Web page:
I’ve also noticed that Gin Blossoms are the band that people don’t realize recorded that song they’ve heard a thousand times. They can hum along, they might even know the chorus, and then you tell them that’s the Gin Blossoms and they respond with either a, “really? No kidding,” or a, “wait, I know that name, what else did they do again?” Everything. If you moderately know it and think it’s kind of catchy and know a word or two, chances are it’s Gin Blossoms.
4. The Byrds: Mr. Tambourine Man
I like it better than the Bob Dylan version.
This is probably right up there with Dear You being my favourite Jawbreaker record. Okay, now stop throwing things at me and let me explain before you crucify me.
My dad used to play this song all of the time when he was off symphony season and I would drive around during the summertime doing errands with him. He had these two CDs from like Time Life or some other infomercial mail-order company, one was the best of 1965, the other was the best of 1966. The first track on the 1965 one was “Mr. Tambourine Man” by the Byrds and the second was “For your Love” by the Yardbirds (another favourite of mine but less of a guilty pleasure because of the Clapton, Beck, and Paige connection in there, I just get to say I like it because I’m a guitar geek).
So I have an actual nostalgia connection with this song, rather than just trying to live in the ’60s vicariously through good music. But, there’s also a sincere music geek aspect to this as well. His name is David Crosby.
He’s overlooked as a great guitar player sometimes. This song is a great example of his ridiculous skill on the six-strings. His melodic leads flow through that entire song, slowly and gently, a technique that modern bands like Explosions in the Sky and This Will Destroy You are trying to emulate but just missing the mark because, let’s face it, just like the song in question, Crosby simply did it better.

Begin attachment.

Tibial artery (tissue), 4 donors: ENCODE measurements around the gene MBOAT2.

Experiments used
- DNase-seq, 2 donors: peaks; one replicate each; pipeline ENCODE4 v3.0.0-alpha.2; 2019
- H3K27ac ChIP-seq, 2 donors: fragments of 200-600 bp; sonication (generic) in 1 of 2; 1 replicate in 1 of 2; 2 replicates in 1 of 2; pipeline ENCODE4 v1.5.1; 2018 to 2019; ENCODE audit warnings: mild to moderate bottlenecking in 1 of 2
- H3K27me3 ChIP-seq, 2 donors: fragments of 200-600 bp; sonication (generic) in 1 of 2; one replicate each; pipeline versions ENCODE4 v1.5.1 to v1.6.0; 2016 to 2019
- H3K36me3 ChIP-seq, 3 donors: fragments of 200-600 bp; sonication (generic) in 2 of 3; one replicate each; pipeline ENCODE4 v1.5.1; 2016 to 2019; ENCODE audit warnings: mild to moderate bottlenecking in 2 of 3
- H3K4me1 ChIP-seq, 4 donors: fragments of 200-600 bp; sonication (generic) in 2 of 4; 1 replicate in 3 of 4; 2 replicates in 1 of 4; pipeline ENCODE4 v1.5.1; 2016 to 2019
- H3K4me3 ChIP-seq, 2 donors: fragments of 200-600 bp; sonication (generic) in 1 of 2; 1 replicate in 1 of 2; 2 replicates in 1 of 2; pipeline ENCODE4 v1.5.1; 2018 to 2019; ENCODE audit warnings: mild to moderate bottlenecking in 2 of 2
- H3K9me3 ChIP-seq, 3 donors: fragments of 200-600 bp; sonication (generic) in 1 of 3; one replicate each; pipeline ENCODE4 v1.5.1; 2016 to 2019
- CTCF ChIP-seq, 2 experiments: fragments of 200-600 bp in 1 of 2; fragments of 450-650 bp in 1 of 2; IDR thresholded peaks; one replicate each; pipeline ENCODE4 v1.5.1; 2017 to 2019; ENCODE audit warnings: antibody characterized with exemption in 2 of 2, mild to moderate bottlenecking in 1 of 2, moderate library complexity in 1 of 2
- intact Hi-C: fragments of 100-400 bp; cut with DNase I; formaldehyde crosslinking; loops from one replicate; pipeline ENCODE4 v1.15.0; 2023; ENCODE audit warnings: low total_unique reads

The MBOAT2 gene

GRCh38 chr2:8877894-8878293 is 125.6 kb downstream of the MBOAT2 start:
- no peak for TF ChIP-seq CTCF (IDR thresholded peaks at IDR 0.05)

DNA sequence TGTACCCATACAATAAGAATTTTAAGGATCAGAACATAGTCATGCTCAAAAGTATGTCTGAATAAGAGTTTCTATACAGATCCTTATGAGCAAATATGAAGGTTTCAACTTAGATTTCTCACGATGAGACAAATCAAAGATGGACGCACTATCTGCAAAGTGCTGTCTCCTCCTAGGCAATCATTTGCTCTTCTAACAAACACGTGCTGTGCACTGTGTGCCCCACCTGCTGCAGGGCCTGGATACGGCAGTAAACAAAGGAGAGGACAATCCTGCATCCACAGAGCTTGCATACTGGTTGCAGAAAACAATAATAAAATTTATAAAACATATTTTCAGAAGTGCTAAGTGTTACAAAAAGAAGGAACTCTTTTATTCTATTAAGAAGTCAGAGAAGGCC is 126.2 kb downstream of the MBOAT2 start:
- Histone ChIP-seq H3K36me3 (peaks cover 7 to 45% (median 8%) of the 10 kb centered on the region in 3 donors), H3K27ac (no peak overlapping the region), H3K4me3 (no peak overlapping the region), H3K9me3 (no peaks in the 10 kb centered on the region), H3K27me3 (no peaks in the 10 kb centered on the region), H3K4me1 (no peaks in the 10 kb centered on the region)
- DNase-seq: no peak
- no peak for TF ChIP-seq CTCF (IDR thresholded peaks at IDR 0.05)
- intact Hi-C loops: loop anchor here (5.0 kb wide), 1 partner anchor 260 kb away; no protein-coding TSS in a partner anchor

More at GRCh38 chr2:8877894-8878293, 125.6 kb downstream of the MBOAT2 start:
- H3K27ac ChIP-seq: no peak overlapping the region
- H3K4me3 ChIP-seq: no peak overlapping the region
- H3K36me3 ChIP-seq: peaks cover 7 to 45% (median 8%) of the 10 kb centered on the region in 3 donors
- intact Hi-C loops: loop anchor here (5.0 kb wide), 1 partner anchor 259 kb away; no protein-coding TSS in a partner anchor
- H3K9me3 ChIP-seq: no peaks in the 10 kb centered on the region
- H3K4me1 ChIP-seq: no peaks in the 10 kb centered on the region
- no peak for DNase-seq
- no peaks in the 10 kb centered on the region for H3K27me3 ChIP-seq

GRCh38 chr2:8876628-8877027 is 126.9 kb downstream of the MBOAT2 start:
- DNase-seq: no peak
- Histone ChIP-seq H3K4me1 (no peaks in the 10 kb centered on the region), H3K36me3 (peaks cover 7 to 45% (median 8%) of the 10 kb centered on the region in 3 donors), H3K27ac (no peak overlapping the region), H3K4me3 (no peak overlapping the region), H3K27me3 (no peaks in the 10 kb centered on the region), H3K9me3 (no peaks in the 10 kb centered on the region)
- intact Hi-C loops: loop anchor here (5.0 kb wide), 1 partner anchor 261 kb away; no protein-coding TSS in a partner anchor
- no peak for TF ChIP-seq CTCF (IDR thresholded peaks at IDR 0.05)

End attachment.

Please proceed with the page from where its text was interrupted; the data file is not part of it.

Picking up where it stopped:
3. Lisa Loeb: Stay
This probably goes back to what I wrote in my Cranberries overview (scroll up to see number 8 in case you’ve only skimmed to this point, in which case I must say you’ve missed a lot), I have this strange faux-nostalgia for the ’90s as I try and dig up ever memory I have from elementary school (which involved a of of Star Wars and Oreo cookies apparently… man my childhood was sad).
This is another one of those cases where the song is damn catchy it almost hurts, and really, almost everyone knows it. I remember one time going to a bar where there were duo piano players taking requests for a tip and basically figuring things out as they went. I gave them ten-bucks for Lisa Loeb and they looked at me like I was requesting the Moffats (oh yeah, Canadian Hanson, my metalhead friends are never going to talk to me again). They never played it either. Jerks.
Even catchier is New Found Glory’s cover of the song that appeared on 2007’s From the Screen to Your Stereo II (which Loeb makes an appearance on performing a dual vocal with Jordan Pundik that feels almost like a conversation rather than just one voice speaking – fuck it’s so good!). The song was given a rockier edge but kept true to the pop-melody structure, making for probably one of the best covers ever recorded: true to its roots while making an original interpretation. Doesn’t get much better than that.
2. Peter Gabriel: In Your Eyes
Seriously, who didn’t wish at some point you could be a trench-coat wearing John Cusack outside of a girl’s window with a stereo over your head? I don’t care what’s tattooed on your neck or what’s hanging off the back of your pickup truck, at one point or another, you wished you were Cusack.
And let’s face it, the music made that scene. If any other song were playing in that scene it would be nowhere near as good or iconic as it is today. Writer/Director Cameron Crowe (believe it or not, Say Anything wasn’t a John Hughes film, but damn does it compete with his movies) made a brilliant choice by including this Peter Gabriel song because of how well it fit into the whole context of the film and how much a song like “In Your Eyes” really defined love songs the ’80s.